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Virtual Reality Teaches Veterans to Develop Interview Skills

By: Nancy Ordman

Can practice with a virtual reality (VR) system really hone job interview skills? Military veterans in Los Angeles are answering that question with a big thumbs-up.

VITA4VETS, a cooperative venture between the University of Southern California’s Institute for Creative Technologies and the U.S. Army Research Laboratory, was rolled out in early  2017 at the U.S. Vets center in Los Angeles where virtual humans help veterans learn to be skilled interviewees. The vet faces a computer screen where one of the six interviewer personalities waits. Interviews are taped, and the vet and their case worker review the performance. Practicing with a breadth of interviewers—many who ask particularly tough questions—allows the interviewee to build both a set of tools and the self-confidence to approach job interviews appropriately. Read more about VITA4VETS here.

Are virtual reality practice interviews the next big thing for job seekers? In mid-2016, an article in Venture Beat reported that industry is gearing up to turn potential into reality—and not just virtual reality. The author points to a project, VR Rehearsal, at Carnegie Mellon’s Entertainment Technology Center (ETC) as an early entrant in the VR-aided practice space.  A contemporaneous article touts VR as a good place for executives to practice for big speeches and other public events. An app on Google Play, Google Cardboard, lets owners of Google’s inexpensive cardboard 3D glasses test the concept.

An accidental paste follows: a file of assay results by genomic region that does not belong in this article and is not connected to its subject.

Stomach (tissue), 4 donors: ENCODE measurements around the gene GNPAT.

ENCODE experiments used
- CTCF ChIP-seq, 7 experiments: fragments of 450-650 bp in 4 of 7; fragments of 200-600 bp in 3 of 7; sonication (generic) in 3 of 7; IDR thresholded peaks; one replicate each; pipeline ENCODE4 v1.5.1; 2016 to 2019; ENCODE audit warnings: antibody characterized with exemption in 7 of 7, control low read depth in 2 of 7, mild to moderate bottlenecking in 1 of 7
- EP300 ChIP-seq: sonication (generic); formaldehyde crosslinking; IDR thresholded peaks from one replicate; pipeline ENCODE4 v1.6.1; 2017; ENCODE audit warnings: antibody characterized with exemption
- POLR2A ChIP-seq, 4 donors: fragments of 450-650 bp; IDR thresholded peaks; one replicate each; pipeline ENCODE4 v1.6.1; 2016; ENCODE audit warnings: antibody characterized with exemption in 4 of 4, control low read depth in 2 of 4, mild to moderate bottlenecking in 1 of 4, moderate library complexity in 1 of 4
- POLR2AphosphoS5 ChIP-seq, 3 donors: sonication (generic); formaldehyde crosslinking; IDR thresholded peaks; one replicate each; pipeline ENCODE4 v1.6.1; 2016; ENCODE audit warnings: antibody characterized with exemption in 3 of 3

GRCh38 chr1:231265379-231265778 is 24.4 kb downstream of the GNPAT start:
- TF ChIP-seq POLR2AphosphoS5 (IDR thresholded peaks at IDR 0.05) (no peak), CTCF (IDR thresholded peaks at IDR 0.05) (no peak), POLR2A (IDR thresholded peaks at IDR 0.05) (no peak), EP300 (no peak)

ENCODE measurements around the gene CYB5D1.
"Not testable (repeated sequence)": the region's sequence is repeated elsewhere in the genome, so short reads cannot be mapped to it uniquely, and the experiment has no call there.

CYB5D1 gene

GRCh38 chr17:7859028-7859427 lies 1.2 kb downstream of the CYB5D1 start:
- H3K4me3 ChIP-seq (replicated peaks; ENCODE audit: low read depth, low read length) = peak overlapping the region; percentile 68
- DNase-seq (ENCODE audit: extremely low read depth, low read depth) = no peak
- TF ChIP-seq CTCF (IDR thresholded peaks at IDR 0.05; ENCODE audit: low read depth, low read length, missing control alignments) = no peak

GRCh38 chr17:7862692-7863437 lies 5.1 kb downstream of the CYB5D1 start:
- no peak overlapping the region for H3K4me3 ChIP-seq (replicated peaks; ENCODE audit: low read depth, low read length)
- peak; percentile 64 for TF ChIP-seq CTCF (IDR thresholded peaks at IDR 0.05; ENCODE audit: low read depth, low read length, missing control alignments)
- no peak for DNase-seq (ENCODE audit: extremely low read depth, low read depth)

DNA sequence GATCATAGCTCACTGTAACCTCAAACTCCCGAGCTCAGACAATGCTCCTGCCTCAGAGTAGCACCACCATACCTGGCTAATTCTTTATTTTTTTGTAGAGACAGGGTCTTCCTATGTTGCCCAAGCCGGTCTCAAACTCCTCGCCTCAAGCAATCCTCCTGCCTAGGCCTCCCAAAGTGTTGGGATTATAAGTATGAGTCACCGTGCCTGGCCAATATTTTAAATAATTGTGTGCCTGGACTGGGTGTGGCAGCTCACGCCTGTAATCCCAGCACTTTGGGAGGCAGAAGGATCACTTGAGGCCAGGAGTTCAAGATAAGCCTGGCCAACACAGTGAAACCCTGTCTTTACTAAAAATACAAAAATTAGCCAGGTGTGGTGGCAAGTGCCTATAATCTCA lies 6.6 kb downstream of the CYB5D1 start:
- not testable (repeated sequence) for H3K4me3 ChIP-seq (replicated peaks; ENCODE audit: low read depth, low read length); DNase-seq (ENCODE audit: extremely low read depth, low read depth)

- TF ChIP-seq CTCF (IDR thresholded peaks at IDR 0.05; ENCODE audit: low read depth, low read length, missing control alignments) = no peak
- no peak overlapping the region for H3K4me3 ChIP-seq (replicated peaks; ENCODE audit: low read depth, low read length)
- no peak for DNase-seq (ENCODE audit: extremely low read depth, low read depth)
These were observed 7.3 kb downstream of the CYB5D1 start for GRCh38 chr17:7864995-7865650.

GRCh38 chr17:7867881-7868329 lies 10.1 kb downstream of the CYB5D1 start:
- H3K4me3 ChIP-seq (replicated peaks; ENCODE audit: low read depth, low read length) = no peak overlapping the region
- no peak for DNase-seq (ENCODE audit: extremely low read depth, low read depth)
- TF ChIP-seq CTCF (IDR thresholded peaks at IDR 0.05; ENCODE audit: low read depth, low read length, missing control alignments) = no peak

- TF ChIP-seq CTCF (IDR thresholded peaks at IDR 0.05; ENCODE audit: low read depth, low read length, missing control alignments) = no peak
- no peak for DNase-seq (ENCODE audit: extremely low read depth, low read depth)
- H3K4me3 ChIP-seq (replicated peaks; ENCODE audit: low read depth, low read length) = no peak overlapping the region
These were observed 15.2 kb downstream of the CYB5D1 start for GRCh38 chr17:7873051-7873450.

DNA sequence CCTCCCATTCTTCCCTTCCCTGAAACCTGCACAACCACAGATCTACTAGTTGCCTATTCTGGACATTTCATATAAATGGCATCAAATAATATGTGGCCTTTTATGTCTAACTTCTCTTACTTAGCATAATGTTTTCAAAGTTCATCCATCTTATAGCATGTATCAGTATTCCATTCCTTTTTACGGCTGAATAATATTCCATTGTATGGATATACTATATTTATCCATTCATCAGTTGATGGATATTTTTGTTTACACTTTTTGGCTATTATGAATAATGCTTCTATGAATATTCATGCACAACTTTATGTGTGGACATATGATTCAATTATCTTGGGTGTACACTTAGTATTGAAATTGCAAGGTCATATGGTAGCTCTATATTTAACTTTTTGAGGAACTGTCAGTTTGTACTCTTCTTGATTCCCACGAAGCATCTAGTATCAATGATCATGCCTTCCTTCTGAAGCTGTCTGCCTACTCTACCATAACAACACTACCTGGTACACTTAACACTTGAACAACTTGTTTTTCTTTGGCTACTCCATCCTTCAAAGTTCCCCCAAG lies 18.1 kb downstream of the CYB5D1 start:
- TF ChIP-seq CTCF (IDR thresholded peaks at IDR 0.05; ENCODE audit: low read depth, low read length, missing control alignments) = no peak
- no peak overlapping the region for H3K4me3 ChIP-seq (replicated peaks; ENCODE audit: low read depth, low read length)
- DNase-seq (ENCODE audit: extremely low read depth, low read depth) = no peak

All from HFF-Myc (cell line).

Substantial research has demonstrated that practice in a safe environment is superb training for a variety of pursuits. One example: Athletes, like Michael Phelps, who visualize every aspect of a race or a performance, attribute success to these virtual rehearsals. Medical doctors who rehearsed a procedure virtually performed significantly better when performing the procedure in actual reality. A British team developed Virtual Speech after prepping for a conference talk the old-fashioned way: talking in front of a mirror.

Thus far, 93 percent of VITA4VETS users have landed jobs, an excellent start for a nascent technology. This kind of success, and the success of other VR rehearsal spaces, could make these applications more widely available in the very near future.